Over the past year there have been many eye-catching commitments to net zero but none more so than US President Biden’s Inflation Reduction Act (IRA) which has been considered the single biggest piece of policy support globally in the fight to achieve net zero. The act sets out plans for US$369bn of spending over the next decade across renewables, electric vehicles (EVs), batteries and hydrogen.
The 2021 European Green Deal, later usurped by the REPowerEU initiative following the Russian invasion of Ukraine, plans to spend €210bn in the next five years to help accelerate the transition away from fossil fuels and dependence on Russian oil and gas. Under the deal the EU aims to double the amount of solar energy produced in Europe and increase the overall share of renewables to 45% by 2027.
Rolling out a fleet of zero emission vehicles across the world will result in over 145 million EV’s manufactured by 2030 which will be powered by 105 million private charging points. Currently there are just 1.8 million charging points available across the world.
The ongoing energy crisis and the war in Ukraine has triggered unprecedented momentum behind renewables. The world is set to add as much renewable power over the next 5 years as it did in the whole of the past 20 years.
45% Share to renewables planned by Europe by 2027.
All of these commitments will require an enormous amount of raw materials including copper, aluminium, graphite, cobalt, lithium, zinc, manganese, nickel and rare earth elements. Nickel and copper demand are forecast to grow by 3,300% and 3,000% respectively between 2020 and 2040 whilst Goldman Sachs predict supply deficits for critical materials such as cobalt, nickel and lithium by 2030.
Electric vehicles and renewable energy require significantly more raw materials
Many resource abundant emerging market economies will play a crucial role in meeting this demand for critical materials. Copper is seen as the key industrial metal of the green wave and South American nations Chile, Peru and Brazil account for close to half of the world’s current copper mining operations. Chile also has a critical role in lithium mining along with Argentina and Bolivia. The trio have become known as the ‘lithium triangle’, accounting for over two thirds of the world’s reserves of the critical battery metal. Democratic Republic of Congo is responsible for 70% of the world’s cobalt supply in 2021 and along with Russia and Cuba the trio hold over 62% of the world’s reserves.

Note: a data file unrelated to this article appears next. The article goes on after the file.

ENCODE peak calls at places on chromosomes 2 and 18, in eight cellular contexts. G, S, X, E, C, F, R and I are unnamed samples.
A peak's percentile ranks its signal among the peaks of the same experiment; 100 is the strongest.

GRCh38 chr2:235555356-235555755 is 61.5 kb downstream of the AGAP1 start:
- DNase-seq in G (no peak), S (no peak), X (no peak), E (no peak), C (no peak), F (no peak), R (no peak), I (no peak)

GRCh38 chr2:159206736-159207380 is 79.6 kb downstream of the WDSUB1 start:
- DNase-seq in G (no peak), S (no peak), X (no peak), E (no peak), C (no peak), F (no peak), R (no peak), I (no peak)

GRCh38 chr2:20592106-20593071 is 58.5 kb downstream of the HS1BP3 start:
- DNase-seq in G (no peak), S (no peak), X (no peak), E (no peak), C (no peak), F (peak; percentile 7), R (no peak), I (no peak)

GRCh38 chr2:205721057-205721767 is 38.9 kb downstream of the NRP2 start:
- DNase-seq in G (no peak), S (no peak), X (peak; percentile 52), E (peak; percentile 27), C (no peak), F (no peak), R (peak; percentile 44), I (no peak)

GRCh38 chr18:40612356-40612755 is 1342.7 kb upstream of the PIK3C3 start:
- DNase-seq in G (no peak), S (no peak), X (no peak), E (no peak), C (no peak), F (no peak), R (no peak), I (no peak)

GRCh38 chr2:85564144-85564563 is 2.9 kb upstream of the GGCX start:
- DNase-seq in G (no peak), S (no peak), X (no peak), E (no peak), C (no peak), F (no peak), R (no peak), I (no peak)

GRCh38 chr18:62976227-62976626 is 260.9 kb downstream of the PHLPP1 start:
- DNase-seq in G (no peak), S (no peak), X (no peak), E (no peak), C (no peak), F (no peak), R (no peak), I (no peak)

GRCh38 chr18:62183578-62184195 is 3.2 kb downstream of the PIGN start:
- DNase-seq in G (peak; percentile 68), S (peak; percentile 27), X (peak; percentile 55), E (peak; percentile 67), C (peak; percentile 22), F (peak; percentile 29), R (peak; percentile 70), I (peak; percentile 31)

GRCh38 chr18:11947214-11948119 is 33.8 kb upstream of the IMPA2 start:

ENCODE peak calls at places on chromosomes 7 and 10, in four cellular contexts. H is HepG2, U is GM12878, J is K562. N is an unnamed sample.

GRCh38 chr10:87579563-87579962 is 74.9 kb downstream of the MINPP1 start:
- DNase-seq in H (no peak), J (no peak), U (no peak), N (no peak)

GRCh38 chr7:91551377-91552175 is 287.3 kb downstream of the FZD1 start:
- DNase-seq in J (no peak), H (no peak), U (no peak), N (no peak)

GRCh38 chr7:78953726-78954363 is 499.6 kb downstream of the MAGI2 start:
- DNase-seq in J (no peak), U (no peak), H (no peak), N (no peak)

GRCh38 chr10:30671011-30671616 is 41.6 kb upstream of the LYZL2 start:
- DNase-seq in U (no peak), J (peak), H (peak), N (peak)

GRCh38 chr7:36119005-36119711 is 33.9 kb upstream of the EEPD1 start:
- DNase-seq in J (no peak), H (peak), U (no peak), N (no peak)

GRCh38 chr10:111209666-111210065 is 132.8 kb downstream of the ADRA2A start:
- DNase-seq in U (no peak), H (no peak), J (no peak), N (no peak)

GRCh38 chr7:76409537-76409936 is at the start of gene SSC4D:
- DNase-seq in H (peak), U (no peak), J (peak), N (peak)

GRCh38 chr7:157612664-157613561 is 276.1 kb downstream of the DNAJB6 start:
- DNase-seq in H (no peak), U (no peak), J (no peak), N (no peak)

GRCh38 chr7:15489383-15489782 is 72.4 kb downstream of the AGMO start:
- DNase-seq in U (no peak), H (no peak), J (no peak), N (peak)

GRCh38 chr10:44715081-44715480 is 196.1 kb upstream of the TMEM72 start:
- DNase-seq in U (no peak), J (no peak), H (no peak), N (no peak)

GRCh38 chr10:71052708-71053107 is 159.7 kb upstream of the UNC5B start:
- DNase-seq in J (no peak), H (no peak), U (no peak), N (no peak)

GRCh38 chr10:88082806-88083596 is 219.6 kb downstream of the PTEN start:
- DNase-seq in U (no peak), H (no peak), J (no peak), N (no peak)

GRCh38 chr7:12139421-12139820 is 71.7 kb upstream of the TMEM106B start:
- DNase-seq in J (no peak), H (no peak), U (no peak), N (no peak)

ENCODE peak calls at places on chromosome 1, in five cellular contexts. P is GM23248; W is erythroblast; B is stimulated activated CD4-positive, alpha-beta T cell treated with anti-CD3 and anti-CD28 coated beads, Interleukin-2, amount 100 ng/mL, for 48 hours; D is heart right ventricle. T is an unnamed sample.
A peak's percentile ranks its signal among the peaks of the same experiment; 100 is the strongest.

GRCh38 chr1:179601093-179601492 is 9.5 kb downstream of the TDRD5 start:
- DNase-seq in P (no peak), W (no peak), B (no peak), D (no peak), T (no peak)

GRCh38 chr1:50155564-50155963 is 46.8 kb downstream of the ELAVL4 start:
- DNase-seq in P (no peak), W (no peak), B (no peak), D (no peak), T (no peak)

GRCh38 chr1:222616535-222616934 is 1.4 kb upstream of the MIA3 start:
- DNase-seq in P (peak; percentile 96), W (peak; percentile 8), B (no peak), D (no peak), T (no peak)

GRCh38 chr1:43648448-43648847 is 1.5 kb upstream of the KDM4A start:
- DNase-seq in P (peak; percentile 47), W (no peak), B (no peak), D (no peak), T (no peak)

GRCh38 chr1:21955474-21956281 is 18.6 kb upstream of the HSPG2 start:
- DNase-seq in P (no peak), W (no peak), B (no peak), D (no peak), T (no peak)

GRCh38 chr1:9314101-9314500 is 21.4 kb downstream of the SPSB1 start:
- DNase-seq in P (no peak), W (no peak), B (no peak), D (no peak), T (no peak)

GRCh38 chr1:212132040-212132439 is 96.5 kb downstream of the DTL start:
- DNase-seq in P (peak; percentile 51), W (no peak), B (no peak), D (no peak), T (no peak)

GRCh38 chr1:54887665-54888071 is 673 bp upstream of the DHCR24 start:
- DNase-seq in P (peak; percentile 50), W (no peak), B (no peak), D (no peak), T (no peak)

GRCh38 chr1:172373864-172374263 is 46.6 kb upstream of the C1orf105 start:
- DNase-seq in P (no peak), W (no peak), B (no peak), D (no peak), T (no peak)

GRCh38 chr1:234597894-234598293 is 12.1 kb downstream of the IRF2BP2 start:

Hydrogen is seen as a key alternative to fossil fuels in zero emission steel and cement production in the future, replacing coking coal in the smelting process. It also has a critical role to play in long-distance, heavy duty transport as a key zero emission gas through hydrogen fuel-cells. Electrolysis, which is the process of splitting water into hydrogen and oxygen, relies heavily on the platinum group metals (PGMs); with 90% of the worlds PGMs mined in South Africa.
Lithium reserves are concentrated in emerging markets
66% – Chile, Argentina and Bolivia make up the “lithium triangle” accounting for 2/3 of the world’s reserves.
Carbon removal purchases have accelerated
Huge progress on the production of new clean energy sources won’t however tackle the problem of existing emissions or hard to abate emissions. The EU recently recognised this and adopted a proposal aimed at promoting carbon removal technologies. Direct air capture (DAC) is one such technology, which works by using renewable energy to power big fans which collect CO2 by attaching it to a chemical compound which is then stored 500 metres underground. Investment in this early-stage space has gathered momentum in recent years with well over $1 billion invested in DAC companies. It’s a space that is already attracting purchases from some of the world’s biggest companies with Microsoft, Stripe, Square and UBS among the customers of some of the world’s leading DAC companies.